In autumn 2019, Lebanese graphic designer Farah Fayyad took to the streets in Beirut. Putting their skills to work, she and her colleagues designed logos and slogans in order to seed messages through the crowd. They brought out a silkscreening press and printed the designs on T-shirts and tank tops that people brought along: an image of The Egg, the former cinema that became a fulcrum for the protests, with a message reading, “The revolution has hatched”; the word “Fekko,” meaning “leave us alone”; the repeated words “hameeha harameeha”, a play on thieves and protectors that refers to the corruption of the ruling class.

The project offers a textbook case of the political possibilities of design: the production of something at once legible and visually exciting, useful and beautiful, and marshalled in the service of the public. But the stark facts of life in Lebanon right now cast doubt on the efficacy of the protests and even the joyous, culturally cool way they were conducted.

When the V&A approached her to exhibit the work, she made a short film to accompany it, reflecting on the protests. “Why did this political uprising feel like a street festival?” she asked. “Why are we celebrating?”

The political realities of life assumed a large stage across the exhibition, tucked away as it is among the apparently immutable monuments and artefacts of the London museum.

“Having this small change of the open call didn’t just lead to more applicants,” says Dedman. “We also have a much younger group this year, and a lot of the energy and passion in their work is reflected in their commitment to political realities.”

Architect Sofia Karim was inspired by the vernacular design for samosa packets in India and Bangladesh: that is to say, folded up bits of scrap paper. In Bangladesh in particular, one of the sources of excess papers is court circulars, owing to the overloaded justice system in the country.

Rather than seeing the packets as disposable, Karim realised they provide a unique means of circulating information directly to the public. She began seeding material through the packets, in a project she calls Turbine Bagh: images of past protests movements or of persecuted minority groups.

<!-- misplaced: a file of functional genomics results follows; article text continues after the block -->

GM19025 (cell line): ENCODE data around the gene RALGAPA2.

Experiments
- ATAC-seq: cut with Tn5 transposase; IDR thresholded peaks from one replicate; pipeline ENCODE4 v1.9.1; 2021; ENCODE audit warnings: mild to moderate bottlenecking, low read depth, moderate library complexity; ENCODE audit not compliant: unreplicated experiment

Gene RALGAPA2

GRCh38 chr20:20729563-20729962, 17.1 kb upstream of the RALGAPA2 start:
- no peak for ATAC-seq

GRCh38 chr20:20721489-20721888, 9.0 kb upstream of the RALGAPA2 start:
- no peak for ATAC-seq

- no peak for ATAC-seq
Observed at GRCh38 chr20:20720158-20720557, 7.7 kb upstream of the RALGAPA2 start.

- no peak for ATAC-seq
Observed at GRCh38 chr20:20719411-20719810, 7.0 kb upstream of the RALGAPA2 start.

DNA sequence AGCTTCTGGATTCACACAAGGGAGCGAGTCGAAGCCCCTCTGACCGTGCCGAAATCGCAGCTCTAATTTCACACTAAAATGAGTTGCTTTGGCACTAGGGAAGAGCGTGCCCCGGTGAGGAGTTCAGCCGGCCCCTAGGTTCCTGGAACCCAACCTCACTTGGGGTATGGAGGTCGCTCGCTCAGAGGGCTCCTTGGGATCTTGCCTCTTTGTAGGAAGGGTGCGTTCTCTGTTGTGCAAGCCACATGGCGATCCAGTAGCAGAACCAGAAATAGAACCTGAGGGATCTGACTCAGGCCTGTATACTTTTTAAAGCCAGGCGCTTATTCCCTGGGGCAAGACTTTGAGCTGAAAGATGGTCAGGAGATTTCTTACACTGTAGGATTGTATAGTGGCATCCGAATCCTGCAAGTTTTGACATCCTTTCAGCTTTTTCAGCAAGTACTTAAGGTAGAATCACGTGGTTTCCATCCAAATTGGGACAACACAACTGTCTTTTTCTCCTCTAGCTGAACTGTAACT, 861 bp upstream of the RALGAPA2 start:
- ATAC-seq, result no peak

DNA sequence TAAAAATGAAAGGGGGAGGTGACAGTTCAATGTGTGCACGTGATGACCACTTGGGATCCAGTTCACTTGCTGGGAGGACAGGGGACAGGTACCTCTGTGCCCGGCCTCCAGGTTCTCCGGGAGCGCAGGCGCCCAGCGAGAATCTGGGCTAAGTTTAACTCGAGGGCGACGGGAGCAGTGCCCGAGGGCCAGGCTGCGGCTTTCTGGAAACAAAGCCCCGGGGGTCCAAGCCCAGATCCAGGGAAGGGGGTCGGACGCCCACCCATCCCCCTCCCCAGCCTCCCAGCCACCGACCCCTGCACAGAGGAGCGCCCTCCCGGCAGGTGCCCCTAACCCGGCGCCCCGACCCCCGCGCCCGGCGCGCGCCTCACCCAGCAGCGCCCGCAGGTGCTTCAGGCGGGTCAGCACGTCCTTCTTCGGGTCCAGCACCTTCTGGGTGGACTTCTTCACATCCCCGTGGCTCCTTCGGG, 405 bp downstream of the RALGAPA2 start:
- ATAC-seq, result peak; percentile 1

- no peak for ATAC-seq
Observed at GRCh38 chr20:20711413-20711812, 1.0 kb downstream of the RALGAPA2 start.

When her maternal uncle, Bangladeshi photojournalist Shafiqul Islam Kajol, was detained, she printed information about his case and used that for samosa packets, distributing them on the streets of Dhaka.

The winner of the prize this year, which also included Indian fashion designer Kallol Datta, Lahore-trained artist Bushra Waqas Khan, and Lebanese graphic designer Jana Traboulsi, was Ajlan Gharem. The Saudi artist won for a simple but beautiful idea that he has used to connect communities: a mosque made out of chicken wire, Paradise Has Many Gates (2015).

“People can see directly into the mosque, making this space that so many are fearful of, transparent," says Dedman. "It is his way to combat Islamophobia.”

Represented here as photographs, the structures have appeared internationally since they were first proposed. In the 2018–2020 Vancouver Biennale, Gharem inaugurated the mosque by inviting in members of the Canadian indigenous peoples' First Nations community.

The groups sang and played drums together in a ceremony that recognised how the land had originally belonged to the Musqueam, Squamish, Tsleil-Waututh tribes. Afterwards, Musqueam and Squamish weavers produced five enormous panels on a jacquard loom, linking together the story of the appropriation of their ancestors’ land and the trials of migration in the Middle East: a collaboration showing the unexpected but real potentials for art and design.

Jameel Prize: Poetry to Politics runs at the V&A until Sunday, November 28

Updated: September 21st 2021, 5:12 AM